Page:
Newly Published
Images in Anesthesiology  |   January 2020
Forestier Disease and Airway Management
Author Notes
  • From the Department of Anesthesiology, Kameda Medical Center, Kamogawa City, Chiba, Japan.
  • Correspondence: Address correspondence to Dr. Sugiyama: sugiyama.daisuke@kameda.jp
Article Information
Images in Anesthesiology / Airway Management
Images in Anesthesiology   |   January 2020
Forestier Disease and Airway Management
Anesthesiology Newly Published on January 13, 2020. doi:https://doi.org/10.1097/ALN.0000000000003136
Anesthesiology Newly Published on January 13, 2020. doi:https://doi.org/10.1097/ALN.0000000000003136
Forestier disease or diffuse idiopathic skeletal hyperostosis is a noninflammatory disease characterized by the presence of anterior bridging osteophytes that spare the disc and joint space of unknown etiology in elderly men, mostly at thoracic levels and asymptomatic in some cases.1–3  Spine x-ray in patients with Forestier disease shows normal bone density and the presence of extensive ossification of anterior longitudinal ligament, with bridging osteophytes in the anterior cervical and upper thoracic spine.1–3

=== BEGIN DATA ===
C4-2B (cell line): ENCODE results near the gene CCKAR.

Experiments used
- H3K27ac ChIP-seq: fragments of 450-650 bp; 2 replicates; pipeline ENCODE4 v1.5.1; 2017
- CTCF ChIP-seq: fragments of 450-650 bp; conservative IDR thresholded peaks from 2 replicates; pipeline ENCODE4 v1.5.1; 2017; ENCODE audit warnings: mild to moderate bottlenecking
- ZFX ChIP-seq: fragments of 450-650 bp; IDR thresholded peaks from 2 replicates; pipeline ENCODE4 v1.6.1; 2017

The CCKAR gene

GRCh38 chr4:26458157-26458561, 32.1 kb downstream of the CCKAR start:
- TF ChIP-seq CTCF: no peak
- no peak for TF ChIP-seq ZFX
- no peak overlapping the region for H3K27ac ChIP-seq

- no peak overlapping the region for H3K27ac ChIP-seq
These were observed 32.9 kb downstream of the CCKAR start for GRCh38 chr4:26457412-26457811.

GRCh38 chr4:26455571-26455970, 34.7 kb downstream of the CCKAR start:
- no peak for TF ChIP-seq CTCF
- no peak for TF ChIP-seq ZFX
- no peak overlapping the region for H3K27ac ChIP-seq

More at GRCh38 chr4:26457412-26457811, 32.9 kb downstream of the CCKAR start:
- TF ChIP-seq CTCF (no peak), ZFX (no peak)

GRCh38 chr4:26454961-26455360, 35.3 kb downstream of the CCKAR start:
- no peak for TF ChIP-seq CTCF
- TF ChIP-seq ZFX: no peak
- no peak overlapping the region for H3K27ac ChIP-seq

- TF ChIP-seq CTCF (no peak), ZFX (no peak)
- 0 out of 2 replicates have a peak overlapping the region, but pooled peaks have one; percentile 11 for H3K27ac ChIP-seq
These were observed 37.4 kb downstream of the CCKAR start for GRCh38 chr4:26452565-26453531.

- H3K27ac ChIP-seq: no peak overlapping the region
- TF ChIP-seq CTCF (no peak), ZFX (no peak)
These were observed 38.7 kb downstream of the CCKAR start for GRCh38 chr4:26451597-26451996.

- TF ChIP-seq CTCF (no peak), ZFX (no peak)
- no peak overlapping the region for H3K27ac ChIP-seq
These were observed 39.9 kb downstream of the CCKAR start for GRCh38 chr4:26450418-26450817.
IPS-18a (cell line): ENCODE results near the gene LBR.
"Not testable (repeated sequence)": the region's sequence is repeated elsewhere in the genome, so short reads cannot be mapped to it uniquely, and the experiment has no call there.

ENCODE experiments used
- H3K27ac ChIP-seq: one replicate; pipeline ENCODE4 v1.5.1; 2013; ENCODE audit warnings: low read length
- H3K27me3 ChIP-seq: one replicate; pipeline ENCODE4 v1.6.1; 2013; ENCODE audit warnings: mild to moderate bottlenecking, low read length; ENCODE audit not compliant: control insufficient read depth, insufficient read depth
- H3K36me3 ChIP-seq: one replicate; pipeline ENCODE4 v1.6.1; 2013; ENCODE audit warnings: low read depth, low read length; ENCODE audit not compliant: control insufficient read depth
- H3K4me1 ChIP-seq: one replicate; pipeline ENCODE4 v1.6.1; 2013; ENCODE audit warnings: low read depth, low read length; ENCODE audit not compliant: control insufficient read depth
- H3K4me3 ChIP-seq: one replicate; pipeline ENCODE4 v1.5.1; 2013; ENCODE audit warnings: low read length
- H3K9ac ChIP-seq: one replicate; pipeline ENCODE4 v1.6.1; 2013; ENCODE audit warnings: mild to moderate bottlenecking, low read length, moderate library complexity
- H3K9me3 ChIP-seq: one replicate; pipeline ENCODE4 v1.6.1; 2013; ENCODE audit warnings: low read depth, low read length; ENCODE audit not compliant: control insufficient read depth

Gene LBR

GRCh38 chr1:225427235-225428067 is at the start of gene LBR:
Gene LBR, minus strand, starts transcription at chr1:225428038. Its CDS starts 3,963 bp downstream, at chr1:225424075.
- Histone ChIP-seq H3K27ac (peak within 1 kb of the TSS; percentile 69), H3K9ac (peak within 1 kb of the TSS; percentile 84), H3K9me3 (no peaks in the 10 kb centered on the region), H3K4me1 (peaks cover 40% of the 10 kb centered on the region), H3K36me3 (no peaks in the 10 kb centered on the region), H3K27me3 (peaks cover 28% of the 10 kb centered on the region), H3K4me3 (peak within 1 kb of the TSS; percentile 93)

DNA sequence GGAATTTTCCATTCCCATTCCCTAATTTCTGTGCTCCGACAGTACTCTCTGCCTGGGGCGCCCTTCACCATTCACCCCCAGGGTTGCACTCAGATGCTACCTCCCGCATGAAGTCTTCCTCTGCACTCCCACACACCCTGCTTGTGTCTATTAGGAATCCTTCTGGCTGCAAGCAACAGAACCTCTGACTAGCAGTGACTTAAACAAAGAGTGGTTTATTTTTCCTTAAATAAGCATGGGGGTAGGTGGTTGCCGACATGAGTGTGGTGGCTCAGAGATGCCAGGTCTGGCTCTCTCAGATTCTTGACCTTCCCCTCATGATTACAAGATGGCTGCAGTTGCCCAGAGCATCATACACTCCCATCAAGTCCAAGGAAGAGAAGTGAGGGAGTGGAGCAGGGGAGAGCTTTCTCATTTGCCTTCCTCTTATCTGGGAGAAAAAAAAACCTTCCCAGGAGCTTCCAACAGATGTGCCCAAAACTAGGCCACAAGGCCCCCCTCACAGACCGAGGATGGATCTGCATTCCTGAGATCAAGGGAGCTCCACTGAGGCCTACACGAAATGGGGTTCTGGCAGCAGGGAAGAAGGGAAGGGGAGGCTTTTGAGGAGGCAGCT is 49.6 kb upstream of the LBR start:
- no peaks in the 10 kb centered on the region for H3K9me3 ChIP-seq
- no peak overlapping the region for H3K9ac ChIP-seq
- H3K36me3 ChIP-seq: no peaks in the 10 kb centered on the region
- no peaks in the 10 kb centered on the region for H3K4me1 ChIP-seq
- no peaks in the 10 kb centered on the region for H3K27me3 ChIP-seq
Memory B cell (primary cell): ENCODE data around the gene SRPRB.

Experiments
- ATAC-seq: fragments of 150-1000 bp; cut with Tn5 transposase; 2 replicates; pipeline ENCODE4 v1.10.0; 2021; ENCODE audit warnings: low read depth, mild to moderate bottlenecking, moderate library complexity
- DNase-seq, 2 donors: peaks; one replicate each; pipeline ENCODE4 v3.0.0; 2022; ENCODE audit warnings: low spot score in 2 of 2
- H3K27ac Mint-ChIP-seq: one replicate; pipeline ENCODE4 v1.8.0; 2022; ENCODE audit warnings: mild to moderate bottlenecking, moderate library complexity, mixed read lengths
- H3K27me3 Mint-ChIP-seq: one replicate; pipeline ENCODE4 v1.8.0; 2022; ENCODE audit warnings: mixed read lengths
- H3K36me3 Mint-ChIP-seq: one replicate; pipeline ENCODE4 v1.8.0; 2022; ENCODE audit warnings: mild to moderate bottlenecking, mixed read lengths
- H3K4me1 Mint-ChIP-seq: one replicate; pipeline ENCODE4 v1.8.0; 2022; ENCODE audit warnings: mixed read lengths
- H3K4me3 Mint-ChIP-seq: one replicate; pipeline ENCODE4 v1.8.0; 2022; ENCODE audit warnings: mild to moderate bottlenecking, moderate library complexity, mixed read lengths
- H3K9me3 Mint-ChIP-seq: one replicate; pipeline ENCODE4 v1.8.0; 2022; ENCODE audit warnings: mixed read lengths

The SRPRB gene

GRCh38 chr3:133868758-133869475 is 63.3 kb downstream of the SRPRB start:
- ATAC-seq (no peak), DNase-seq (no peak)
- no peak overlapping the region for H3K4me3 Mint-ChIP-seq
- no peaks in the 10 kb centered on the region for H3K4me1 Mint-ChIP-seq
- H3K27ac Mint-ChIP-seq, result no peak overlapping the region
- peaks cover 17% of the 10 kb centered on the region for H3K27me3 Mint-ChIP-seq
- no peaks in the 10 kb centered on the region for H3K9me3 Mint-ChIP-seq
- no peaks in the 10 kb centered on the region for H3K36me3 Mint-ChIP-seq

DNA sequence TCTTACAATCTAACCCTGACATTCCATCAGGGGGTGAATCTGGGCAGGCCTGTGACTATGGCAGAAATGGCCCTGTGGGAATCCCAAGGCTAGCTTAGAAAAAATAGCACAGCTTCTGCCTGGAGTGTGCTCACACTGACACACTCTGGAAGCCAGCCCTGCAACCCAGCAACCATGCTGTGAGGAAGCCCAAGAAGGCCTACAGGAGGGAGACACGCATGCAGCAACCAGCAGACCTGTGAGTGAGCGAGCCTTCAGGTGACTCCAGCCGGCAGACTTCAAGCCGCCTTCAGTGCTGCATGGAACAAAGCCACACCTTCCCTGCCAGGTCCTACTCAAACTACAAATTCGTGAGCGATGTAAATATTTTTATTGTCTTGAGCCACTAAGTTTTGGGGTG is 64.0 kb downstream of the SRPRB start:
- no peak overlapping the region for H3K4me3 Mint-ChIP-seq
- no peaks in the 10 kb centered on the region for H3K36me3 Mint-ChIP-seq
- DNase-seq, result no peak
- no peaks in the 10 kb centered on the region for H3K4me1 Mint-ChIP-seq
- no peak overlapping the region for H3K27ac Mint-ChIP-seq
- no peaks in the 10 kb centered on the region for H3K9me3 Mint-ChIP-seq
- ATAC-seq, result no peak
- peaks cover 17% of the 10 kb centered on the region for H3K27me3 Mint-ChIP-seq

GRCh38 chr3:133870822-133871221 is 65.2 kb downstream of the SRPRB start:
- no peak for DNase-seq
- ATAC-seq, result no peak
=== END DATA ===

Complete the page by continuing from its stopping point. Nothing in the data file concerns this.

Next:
The accompanying images show a large tumor-like bulge of the posterior hypopharynx wall which, together with the epiglottis, completely obstructed the upper airway during the initial laryngoscopy with McGrath MAC (Medtronic, USA). With careful external laryngeal manipulation and increased force in laryngoscopy, the laryngeal view was significantly improved, which allowed endotracheal intubation. The finding was consistent with preoperative sagittal cervical spine computed tomography, which showed C3–C5 hyperostosis producing anterior laryngopharyngeal displacement, with obstruction of the airway around the epiglottis (red arrow).